This thesis is about processes of modernization and social change. I focus on some of the motivations and implications of current land management practices among the inhabitants of a coastal village in Andalucia, Spain. These small time land-owners seek economic development through the influx of foreigners from Nortern Europe. A characteristic of small-time farmers is their willingness to adopt a variety of strategies in order to provide for the household. The current social and economic situation favours certain manoeuvres. I explore how local values affect and in turn are affected by the choices of action the inhabitants make. There are both intended and unintended consequences of these choices, and I make a connection between micro level acts of individuals and the patterns of society on the macro level.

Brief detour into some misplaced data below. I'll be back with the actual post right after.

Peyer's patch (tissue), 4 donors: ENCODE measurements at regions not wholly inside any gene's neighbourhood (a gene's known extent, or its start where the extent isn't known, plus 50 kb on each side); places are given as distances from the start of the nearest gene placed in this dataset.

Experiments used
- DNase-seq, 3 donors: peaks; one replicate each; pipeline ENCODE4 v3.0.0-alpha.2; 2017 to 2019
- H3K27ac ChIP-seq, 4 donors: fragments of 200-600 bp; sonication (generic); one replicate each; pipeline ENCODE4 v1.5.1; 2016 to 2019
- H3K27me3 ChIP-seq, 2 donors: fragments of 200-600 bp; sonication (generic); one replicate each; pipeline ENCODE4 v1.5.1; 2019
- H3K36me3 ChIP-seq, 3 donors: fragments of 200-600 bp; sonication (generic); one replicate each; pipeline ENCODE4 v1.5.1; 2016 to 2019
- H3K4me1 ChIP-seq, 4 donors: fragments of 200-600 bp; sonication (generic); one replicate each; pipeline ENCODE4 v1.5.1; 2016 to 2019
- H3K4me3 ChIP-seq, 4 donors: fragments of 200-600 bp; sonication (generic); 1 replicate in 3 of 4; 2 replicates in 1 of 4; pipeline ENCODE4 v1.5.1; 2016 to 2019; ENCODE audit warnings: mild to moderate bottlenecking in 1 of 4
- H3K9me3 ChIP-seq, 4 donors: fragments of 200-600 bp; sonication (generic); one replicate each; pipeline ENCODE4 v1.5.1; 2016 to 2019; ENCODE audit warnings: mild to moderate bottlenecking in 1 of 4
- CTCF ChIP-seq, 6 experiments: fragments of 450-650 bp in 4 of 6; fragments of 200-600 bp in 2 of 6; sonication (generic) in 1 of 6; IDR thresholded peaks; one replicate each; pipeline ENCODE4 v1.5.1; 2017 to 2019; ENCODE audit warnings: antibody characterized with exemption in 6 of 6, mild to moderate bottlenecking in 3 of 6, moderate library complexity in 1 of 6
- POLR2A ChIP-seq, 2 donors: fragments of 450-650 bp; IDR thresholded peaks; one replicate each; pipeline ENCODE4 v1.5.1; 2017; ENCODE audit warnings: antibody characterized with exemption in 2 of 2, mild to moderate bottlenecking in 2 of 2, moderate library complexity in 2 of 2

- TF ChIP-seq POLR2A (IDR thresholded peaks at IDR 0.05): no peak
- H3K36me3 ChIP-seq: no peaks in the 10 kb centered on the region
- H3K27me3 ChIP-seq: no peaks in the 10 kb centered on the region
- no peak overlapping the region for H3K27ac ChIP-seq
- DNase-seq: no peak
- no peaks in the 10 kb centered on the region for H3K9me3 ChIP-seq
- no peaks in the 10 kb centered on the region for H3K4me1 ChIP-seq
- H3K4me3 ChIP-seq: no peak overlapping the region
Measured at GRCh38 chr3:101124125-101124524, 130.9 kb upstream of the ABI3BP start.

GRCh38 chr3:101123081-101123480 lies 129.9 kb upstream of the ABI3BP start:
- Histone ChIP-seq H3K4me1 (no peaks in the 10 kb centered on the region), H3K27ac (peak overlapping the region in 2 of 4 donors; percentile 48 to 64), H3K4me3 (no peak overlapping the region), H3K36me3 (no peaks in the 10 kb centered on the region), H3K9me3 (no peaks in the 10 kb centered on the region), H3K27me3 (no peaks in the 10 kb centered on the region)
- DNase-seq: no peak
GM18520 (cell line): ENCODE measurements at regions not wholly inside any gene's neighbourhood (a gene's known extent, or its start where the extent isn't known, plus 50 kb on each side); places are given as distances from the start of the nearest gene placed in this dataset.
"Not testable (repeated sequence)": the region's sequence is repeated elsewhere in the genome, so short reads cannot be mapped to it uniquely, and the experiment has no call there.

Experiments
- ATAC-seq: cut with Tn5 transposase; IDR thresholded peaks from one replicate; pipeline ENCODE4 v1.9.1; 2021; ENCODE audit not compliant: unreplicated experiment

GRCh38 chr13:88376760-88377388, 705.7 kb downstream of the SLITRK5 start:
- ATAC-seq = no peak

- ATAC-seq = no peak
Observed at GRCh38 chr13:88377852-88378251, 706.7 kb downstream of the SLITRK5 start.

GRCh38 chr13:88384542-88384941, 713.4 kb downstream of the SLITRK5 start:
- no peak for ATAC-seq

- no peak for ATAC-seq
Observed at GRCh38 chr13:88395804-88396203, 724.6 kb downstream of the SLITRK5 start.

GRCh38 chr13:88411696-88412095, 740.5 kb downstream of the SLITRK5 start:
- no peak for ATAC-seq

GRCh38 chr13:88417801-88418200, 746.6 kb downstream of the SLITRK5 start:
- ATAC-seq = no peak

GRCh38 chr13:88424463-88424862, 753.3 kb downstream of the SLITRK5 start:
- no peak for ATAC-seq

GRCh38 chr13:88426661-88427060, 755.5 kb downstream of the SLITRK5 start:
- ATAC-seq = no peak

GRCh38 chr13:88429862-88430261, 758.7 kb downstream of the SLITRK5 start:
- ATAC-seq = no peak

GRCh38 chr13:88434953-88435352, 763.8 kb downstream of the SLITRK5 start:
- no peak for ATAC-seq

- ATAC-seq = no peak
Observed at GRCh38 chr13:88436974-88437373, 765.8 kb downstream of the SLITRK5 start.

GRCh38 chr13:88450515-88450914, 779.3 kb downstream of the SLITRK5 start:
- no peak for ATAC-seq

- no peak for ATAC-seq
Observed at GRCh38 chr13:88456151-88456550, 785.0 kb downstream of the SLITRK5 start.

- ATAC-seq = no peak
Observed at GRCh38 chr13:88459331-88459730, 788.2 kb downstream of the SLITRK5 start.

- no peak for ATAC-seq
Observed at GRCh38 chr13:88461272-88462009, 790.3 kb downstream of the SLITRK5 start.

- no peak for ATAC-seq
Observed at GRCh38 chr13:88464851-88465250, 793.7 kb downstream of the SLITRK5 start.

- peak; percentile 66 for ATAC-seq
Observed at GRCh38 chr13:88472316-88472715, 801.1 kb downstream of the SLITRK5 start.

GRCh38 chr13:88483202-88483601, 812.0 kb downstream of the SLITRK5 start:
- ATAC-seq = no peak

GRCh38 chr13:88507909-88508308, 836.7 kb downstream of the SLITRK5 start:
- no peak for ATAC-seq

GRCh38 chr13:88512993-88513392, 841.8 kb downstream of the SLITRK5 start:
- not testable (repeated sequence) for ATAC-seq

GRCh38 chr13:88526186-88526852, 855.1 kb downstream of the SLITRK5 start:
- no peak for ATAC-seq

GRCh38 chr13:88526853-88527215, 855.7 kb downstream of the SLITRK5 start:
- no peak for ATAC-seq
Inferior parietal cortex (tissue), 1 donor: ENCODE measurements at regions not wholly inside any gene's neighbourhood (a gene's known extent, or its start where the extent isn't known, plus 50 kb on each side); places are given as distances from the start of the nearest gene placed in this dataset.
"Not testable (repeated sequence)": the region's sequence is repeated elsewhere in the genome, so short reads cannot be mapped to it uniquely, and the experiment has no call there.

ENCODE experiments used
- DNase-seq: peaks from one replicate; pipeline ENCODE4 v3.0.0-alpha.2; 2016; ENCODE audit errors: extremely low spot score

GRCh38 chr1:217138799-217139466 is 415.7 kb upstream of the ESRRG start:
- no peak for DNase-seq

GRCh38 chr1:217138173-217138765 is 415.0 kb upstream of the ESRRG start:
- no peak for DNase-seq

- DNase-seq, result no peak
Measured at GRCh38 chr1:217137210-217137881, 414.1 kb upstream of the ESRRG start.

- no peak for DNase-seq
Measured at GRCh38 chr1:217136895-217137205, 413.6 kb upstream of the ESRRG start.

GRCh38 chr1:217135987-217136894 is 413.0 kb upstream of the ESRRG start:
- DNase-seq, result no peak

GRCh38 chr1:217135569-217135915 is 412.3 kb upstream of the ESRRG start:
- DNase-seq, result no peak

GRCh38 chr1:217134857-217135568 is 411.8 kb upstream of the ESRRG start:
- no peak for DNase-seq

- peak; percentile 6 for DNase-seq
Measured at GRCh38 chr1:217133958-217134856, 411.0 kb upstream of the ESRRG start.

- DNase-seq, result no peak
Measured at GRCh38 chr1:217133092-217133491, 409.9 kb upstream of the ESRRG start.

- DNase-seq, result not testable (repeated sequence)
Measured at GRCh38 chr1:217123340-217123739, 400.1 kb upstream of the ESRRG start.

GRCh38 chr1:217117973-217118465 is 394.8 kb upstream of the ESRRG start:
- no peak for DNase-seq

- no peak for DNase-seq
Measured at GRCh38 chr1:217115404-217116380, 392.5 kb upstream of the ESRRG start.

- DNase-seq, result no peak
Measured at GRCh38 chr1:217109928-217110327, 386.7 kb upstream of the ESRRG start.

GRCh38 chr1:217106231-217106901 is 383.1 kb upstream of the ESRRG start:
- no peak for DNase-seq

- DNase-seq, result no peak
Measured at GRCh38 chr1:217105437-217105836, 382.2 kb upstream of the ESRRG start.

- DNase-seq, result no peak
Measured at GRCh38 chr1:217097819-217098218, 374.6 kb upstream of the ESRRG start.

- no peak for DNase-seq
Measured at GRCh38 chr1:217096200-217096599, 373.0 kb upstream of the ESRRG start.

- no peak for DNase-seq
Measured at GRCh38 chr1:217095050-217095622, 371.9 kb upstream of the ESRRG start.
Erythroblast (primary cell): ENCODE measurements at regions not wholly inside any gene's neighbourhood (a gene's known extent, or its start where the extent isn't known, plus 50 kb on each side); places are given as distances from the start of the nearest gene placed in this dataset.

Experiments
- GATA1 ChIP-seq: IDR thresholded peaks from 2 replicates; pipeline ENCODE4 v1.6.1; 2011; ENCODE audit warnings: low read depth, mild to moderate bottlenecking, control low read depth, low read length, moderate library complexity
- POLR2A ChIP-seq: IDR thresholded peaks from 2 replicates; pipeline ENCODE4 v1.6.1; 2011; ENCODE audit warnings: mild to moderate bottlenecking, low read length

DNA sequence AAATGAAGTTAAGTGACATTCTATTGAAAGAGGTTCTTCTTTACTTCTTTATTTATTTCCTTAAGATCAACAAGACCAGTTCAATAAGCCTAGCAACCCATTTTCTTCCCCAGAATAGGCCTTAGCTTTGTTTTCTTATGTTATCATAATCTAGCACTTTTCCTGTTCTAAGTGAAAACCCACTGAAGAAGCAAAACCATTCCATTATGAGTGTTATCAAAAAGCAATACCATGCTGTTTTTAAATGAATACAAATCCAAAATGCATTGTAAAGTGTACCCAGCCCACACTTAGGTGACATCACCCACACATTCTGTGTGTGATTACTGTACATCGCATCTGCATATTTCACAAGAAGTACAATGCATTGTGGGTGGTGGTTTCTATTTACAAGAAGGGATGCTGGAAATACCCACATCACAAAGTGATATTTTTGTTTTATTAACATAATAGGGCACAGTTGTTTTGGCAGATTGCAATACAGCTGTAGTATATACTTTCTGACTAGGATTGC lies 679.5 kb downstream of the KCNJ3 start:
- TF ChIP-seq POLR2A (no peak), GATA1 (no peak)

The second theme of this thesis is that there are ‘boundaries’ between groups of people, and that these are often accentuated when interaction becomes regular, following Barth’s theory (1969). The presence of “the Other” raises awareness of “the Self”. It becomes important to the local people to maintain unchanged certain traditions and local identity. Despite plenty of interaction between the local people and the foreigners in the public sphere, personal bonds are rare. Stereotypes are maintained and continuously re-affirmed. I show how the moral that guides interaction among ‘insiders’ to the village community is quite different to that which is applied to the relationship between the local inhabitants and the foreign residents. Tieing together the economic and the social aspects, I show that an ethnic dichotomization is necessary in order to morally justify making a profit on the foreigners, thereby continuing the positive economic development of the area.